Submitted to: Mitigation and Adaptation Strategies for Global Change
Publication Type: Peer Reviewed Journal
Publication Acceptance Date: 11/22/2017
Publication Date: 12/6/2017
Citation: Dowd, P.F., Johnson, E.T. 2017. Insect damage influences heat and water stress resistance gene expression in field grown popcorn: Implications in developing crop varieties adapted to climate change. Mitigation and Adaptation Strategies for Global Change. 23(7):1063-1081. http://link.springer.com/article/10.1007/s11027-017-9772-x.
Interpretive Summary: Sustainable production of agricultural commodities is threatened by climate change issues. Understanding the factors that can influence production under stress conditions is necessary so that appropriately tolerant crops can be produced by breeding. The expression of genes responsible for resistance to heat and drought stress was determined in years of low and high heat and drought stress in popcorn kernels that were from undamaged ears, and from ears damaged by insects. The expression of heat stress resistance genes increased in stress years, but the expression of drought resistance genes often decreased in stress years. The expression of a greater number of some classes of genes for drought tolerance decreased in kernels from insect damaged ears compared to undamaged ears during stress years. The results indicate that the effects of insect damage on expression of heat and drought stress genes needs to be considered in breeding for heat and drought stress resistance in crops, so that crops with better sustainable production can be developed.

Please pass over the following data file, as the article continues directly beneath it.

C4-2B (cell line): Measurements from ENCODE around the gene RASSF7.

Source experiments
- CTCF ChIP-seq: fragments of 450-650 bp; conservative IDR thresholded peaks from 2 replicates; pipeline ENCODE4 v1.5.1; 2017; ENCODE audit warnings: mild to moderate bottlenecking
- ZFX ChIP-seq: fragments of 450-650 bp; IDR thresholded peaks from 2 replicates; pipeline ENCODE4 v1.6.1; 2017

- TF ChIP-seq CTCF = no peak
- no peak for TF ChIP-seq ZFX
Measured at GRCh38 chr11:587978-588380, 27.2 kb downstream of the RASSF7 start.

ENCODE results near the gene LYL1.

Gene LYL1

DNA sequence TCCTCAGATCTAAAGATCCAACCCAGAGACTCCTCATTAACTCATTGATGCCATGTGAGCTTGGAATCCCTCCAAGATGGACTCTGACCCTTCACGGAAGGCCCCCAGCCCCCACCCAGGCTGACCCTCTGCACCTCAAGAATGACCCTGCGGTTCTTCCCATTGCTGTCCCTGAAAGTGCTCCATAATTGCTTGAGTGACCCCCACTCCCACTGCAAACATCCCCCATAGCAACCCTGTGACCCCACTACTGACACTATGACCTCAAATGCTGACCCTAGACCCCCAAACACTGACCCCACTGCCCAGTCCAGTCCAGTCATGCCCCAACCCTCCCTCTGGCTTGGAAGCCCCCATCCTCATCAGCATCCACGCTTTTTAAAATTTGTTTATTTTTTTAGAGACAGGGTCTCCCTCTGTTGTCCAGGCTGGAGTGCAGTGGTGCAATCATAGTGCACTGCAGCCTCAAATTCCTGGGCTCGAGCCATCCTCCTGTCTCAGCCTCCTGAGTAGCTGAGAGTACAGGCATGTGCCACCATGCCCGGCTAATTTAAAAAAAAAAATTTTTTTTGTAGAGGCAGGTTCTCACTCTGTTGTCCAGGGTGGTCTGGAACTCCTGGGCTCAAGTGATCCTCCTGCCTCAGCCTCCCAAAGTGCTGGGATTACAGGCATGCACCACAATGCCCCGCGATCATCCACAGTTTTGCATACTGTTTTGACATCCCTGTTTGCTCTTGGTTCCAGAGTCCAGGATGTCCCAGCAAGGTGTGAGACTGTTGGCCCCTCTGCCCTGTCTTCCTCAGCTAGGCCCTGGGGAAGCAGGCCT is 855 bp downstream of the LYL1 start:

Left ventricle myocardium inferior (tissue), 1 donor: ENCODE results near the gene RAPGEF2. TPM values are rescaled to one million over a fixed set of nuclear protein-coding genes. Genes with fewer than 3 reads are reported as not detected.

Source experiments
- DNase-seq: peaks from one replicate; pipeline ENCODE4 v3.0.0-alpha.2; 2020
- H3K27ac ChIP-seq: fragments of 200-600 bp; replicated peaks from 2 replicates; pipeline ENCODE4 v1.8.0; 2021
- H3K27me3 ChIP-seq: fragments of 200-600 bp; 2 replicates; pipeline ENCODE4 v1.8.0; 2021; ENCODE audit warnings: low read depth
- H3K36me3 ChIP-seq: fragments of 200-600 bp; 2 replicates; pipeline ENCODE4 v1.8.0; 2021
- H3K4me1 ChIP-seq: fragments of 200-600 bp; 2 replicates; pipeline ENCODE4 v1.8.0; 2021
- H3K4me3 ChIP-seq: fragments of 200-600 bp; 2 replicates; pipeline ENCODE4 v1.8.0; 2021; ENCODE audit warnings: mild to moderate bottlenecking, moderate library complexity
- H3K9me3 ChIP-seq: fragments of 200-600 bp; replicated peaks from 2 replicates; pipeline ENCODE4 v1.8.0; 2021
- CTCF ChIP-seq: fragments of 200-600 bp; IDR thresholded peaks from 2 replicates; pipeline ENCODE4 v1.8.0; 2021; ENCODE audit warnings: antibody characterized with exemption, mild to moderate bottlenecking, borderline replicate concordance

Technical Abstract: Warming climatic conditions can pose potential problems for crop production, but detailed effects at the molecular level on potentially affected crop plants are lacking. Popcorn is a valuable snack food worldwide, and is difficult to improve by breeding due to multigenic influences on popping. It has been little studied at the molecular level under different climatic conditions. A maize gene microarray was used to investigate changes in expression of genes involved in resistance to heat and water stress in milk stage popcorn kernels at two sites over a three year period. As expected, in years of heat and water stress, expression of many heat shock and senescence related proteins increased compared to the year when weather was closer to average conditions. In contrast, the expression of many genes related to water stress resistance decreased in years of weather stress. Gene expression patterns from kernels of insect damaged ears were often different from those of kernels of undamaged ears, especially for those related to water stress resistance, notably aquaporins and late embryogenesis abundant proteins, which had more differences in expression in years of stress versus less stress compared to kernels from undamaged ears. These results are a cause for concern should climate conditions warm, as water stress genes are not being upregulated to promote resistance, which is likely to result in reduced yields and quality issues. The influence of insect damage on expression of abiotic stress resistance genes can further complicate predictions of how climate warming could affect crop production.